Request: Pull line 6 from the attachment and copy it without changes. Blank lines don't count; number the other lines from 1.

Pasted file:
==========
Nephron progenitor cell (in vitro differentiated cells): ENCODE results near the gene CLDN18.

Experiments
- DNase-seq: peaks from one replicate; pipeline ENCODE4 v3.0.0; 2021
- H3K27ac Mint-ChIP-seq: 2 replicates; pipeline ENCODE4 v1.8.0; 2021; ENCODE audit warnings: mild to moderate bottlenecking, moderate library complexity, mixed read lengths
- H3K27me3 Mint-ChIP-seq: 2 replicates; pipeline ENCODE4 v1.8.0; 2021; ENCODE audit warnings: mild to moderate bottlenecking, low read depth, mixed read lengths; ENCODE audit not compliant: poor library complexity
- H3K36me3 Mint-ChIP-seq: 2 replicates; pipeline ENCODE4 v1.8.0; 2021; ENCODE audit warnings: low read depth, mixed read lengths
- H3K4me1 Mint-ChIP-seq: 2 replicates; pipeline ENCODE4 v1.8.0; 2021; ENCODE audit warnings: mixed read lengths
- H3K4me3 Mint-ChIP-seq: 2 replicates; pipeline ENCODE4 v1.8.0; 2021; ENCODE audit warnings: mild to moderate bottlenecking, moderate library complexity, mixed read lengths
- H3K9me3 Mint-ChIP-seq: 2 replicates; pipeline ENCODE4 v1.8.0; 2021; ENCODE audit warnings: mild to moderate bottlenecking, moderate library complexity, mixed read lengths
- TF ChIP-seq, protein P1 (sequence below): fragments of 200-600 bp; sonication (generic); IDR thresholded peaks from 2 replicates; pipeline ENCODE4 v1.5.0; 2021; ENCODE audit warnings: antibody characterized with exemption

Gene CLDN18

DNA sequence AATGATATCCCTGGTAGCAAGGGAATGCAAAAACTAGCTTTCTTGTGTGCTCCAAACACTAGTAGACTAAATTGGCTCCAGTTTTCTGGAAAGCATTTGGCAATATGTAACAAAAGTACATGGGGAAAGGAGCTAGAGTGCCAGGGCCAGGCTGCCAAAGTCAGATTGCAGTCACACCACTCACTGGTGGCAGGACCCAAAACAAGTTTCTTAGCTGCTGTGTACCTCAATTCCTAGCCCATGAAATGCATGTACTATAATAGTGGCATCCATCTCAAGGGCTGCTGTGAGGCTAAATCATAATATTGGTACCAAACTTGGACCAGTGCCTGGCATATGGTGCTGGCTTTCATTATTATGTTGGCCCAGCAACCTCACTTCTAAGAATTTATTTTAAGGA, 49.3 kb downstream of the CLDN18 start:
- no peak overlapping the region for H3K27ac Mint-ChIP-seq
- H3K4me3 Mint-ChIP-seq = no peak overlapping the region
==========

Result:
- H3K36me3 Mint-ChIP-seq: 2 replicates; pipeline ENCODE4 v1.8.0; 2021; ENCODE audit warnings: low read depth, mixed read lengths